Recovering our Shock Factor

A dear friend called one day to tell me about an encounter she had with her fourteen-year-old son. They were camping for the weekend, and she woke up one morning with a vivid memory of her dream. In the dream the family was driving in their van, and her son used some foul language. No one corrected him or showed any surprise at his inappropriate words. They all just went on with conversation as usual. She heard God’s Spirit speak to her that her son was losing his shock factor. His exposure to bad language through school and sports was starting to desensitize him. She hadn’t heard him use these words, but it was clear they needed to have a talk.                                               

As they were driving home from camping, she had her other children ride with their father so she could have some time alone with her son. She told him, “I know you’re struggling with bad language.” His eyes looked like they were about to pop out of his skull. “How did you know?” he responded. “God told me in a dream,” she said. His eyes were popping out even farther now. My friend took a few minutes to explain what happens when we don’t guard our hearts. We lose our shock factor. She explained that it’s like when a frog is put into a pot of lukewarm water and the heat is slowly turned up. The frog won’t jump out even when the water boils because the temperature slowly creeps up on him until it’s too late. She encouraged her son not to let this happen with his words.

The Israelites in Jeremiah’s day had also lost their shock factor. Jeremiah repeats a word picture over and over to describe their condition: he says that they have forgotten how to blush (6:15; 8:12). Israel forgot how to blush. God wants us to blush over our sin and then repent. This kind of conviction that leads to repentance is some- times referred to as healthy shame. In her book Shame Lifter, Marilyn Hontz writes, “Healthy shame ought to lead us toward repentance and restoration, healing and forgiveness.” Healthy shame is not to be confused with the toxic shame that comes from the enemy who leads us to feelings of worthlessness and judgment. God never wants us to live in a place of hopelessness paralyzed with feelings of failure. While that kind of shame is the enemy’s game, the conviction of the Holy Spirit is intended to help us guard our hearts and protect them.

Why do our hearts need to be guarded? Because God desires us to lead pure lives. You might say that guarding our hearts helps us to keep blushing as we should.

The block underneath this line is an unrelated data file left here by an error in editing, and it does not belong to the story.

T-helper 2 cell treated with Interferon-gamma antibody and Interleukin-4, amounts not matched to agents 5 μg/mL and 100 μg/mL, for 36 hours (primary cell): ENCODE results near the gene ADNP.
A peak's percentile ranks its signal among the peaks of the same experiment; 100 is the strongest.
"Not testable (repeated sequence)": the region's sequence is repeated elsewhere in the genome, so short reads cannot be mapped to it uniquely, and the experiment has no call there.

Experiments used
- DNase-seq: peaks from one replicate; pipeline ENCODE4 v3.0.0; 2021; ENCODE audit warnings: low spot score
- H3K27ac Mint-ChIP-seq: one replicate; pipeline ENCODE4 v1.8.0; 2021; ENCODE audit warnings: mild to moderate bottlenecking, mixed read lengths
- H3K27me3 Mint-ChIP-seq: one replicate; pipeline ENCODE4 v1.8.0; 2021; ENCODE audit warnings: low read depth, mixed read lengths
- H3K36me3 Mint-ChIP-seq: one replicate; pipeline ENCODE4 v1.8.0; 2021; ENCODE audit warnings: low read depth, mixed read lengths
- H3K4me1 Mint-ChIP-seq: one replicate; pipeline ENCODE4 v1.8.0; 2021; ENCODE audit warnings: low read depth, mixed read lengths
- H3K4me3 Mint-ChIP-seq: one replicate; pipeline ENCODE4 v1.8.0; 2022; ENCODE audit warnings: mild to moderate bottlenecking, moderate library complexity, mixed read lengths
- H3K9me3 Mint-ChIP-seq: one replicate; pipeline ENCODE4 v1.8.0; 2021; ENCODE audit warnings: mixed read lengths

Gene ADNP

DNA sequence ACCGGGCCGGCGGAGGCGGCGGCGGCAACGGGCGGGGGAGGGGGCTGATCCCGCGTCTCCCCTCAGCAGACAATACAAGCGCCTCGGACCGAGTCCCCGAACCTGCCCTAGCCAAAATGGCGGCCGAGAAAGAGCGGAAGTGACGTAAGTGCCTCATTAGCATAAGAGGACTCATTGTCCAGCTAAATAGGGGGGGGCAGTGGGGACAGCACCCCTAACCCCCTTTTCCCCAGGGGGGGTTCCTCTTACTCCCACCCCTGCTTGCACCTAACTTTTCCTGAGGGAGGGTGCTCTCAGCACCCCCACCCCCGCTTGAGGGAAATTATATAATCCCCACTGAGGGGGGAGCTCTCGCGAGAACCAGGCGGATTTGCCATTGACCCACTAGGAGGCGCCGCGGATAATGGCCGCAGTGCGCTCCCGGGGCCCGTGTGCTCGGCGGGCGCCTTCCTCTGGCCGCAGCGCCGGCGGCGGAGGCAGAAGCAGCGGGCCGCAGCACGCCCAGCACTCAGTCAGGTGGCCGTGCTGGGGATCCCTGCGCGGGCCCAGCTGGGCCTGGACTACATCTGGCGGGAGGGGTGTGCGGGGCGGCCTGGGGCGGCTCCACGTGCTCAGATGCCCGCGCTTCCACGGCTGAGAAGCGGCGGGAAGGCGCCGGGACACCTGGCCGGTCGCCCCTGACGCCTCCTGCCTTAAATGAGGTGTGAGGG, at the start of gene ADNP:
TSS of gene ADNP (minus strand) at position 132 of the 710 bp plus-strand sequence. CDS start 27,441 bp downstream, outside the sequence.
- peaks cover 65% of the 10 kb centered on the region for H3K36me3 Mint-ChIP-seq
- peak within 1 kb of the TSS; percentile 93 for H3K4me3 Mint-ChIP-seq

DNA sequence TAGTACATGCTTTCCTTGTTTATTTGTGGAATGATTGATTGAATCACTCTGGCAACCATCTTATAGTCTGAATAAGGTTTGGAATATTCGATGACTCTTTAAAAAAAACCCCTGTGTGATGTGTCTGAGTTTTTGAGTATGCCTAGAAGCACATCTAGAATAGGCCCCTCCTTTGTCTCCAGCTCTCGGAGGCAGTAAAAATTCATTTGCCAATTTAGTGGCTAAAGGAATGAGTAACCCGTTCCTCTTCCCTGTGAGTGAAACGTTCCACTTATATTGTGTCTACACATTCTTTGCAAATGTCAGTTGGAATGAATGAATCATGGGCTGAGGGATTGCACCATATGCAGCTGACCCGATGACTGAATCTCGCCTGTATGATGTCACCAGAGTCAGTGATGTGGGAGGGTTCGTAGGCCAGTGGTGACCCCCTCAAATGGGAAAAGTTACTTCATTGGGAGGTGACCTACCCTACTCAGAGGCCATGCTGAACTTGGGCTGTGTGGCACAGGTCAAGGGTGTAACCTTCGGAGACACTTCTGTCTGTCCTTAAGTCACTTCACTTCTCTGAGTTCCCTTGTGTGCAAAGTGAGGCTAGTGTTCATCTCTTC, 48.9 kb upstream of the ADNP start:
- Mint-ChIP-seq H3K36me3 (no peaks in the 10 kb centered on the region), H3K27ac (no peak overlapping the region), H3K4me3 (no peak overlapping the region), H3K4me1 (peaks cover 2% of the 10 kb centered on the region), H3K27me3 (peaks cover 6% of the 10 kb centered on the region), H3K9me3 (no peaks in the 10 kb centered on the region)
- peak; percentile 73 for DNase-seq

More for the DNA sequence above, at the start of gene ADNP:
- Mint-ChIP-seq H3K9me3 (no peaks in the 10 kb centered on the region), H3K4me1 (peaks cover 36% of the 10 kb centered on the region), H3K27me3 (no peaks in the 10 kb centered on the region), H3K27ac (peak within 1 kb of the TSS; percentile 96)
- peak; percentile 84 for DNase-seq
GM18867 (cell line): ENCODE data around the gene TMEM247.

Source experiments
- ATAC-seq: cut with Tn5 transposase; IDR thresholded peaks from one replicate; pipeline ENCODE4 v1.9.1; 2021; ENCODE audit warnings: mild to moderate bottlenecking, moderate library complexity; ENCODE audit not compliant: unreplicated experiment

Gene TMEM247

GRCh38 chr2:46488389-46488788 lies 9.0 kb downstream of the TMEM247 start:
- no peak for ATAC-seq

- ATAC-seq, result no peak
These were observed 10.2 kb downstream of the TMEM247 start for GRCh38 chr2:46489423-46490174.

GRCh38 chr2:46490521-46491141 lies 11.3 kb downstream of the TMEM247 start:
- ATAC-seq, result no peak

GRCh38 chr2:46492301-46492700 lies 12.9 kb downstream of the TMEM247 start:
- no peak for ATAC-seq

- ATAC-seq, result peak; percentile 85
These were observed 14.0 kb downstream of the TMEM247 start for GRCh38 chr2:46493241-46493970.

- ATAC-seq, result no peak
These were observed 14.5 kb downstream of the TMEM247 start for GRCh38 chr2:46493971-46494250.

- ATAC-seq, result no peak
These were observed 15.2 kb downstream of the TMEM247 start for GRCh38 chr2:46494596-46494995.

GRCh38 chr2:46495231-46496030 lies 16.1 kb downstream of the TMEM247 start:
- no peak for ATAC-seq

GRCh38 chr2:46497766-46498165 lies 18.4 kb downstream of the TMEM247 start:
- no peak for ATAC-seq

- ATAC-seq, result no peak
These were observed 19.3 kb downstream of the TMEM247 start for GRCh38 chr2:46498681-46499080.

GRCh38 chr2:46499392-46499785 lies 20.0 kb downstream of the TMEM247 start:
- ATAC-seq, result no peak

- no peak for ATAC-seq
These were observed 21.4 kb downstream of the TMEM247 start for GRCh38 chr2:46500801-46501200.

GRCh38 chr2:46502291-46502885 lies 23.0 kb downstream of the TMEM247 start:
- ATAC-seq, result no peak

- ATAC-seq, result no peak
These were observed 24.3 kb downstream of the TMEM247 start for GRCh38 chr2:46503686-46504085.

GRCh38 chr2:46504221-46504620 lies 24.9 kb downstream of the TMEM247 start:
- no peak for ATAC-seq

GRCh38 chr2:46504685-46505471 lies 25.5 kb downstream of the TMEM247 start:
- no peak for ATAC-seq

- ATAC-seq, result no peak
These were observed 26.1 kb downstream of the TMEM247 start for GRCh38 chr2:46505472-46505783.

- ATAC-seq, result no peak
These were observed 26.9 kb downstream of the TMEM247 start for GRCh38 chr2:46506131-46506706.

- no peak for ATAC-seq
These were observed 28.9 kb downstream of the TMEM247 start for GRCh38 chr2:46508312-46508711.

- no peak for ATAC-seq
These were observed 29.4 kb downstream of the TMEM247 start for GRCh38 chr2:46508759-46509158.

We have to be careful about what we allow to influence our hearts. What goes into, or influences, our hearts directly affects what comes out of our hearts. As we saw earlier, Jesus said, “What you say flows from what is in your heart” (Luke 6:45b). So by guarding our hearts, we also are guarding what comes out of our mouths. One of the best ways to guard our hearts is to guard our minds, because heart attitudes are largely determined by our thoughts.

Jeremiah often warned the people about their thought lives and words: O Jerusalem, cleanse your heart that you may be saved. How long will you harbor your evil thoughts?”
Jeremiah 4:14

“But I will be merciful only if you stop your evil thoughts and deeds and start treating each other with justice.”
Jeremiah 7:5

Guarding our hearts means using caution about what we allow to influence our thoughts, words, and actions. It doesn’t mean we close ourselves off from difficult people or painful circumstances.

It also requires us to take some steps once our hearts have been evaluated and found to be hardened by our sins or to have lost its shock factor. God longs for us to keep our hearts soft so that we are grieved when inappropriate behaviors are considered acceptable. He asks us to guard what we allow to flow both in and out of our hearts.

How about you today?

  • Do you allow yourself to think about things you shouldn’t, dwell on others’ faults, or let bitterness, envy, or worry creep in?
  • What about your words?
  • Have you lost your shock factor—not just in foul language but also in regard to gossip, disrespect, reckless speech, or angry words?
  • Are the majority of your words helpful to those who hear them?

Allowing the Holy Spirit and God’s Word to be our “filter” helps keep our words and actions from damaging our hearts as well as the hearts of those around us. And guarding our hearts in this way frees us to give God our whole hearts.

This post was taken from Dare to Hope: Living Intentionally in an Unstable World. It will hit the shelves March 5th but you can preorder here

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